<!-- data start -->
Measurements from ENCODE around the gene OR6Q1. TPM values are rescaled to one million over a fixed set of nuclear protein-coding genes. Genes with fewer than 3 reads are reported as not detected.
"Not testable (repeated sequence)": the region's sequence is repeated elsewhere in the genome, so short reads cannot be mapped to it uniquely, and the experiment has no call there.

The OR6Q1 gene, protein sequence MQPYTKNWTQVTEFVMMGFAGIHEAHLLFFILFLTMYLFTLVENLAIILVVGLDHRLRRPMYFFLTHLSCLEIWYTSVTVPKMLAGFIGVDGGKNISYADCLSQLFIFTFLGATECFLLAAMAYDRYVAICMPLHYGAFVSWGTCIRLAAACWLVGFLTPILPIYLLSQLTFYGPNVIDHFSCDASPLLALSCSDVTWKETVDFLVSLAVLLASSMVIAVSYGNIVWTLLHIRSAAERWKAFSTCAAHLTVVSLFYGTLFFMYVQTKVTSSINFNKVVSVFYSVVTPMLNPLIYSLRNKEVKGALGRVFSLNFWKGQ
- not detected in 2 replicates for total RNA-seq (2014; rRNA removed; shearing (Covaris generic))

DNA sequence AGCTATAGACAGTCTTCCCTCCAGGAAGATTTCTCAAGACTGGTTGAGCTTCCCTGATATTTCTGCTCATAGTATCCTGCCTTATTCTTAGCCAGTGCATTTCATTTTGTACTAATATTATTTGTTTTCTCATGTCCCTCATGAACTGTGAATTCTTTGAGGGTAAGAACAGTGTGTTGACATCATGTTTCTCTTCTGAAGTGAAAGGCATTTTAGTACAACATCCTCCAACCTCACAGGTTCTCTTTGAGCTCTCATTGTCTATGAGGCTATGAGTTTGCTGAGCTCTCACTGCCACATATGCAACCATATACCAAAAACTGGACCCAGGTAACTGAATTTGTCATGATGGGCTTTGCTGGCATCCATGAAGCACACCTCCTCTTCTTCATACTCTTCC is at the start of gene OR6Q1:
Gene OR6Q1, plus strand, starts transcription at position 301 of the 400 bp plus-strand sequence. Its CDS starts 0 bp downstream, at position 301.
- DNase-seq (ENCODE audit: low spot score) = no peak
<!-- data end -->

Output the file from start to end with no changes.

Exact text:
Measurements from ENCODE around the gene OR6Q1. TPM values are rescaled to one million over a fixed set of nuclear protein-coding genes. Genes with fewer than 3 reads are reported as not detected.
"Not testable (repeated sequence)": the region's sequence is repeated elsewhere in the genome, so short reads cannot be mapped to it uniquely, and the experiment has no call there.

The OR6Q1 gene, protein sequence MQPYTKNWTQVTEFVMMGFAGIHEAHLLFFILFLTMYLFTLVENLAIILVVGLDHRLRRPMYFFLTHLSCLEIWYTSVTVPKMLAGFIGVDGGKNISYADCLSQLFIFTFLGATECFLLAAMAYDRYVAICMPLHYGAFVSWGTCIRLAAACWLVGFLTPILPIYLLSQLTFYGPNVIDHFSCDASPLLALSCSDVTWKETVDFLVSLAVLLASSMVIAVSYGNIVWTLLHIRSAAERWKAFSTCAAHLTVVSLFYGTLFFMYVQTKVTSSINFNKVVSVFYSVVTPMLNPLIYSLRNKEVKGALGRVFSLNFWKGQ
- not detected in 2 replicates for total RNA-seq (2014; rRNA removed; shearing (Covaris generic))

DNA sequence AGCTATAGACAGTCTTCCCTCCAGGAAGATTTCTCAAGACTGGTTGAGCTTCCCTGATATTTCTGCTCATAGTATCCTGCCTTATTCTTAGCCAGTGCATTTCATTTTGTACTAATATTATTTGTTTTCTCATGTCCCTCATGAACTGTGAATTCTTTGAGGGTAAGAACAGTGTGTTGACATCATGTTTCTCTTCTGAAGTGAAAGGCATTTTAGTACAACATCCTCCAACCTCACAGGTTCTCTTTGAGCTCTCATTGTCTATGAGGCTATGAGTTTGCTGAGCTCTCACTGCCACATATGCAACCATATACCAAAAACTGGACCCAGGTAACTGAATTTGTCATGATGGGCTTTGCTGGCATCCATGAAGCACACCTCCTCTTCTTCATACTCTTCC is at the start of gene OR6Q1:
Gene OR6Q1, plus strand, starts transcription at position 301 of the 400 bp plus-strand sequence. Its CDS starts 0 bp downstream, at position 301.
- DNase-seq (ENCODE audit: low spot score) = no peak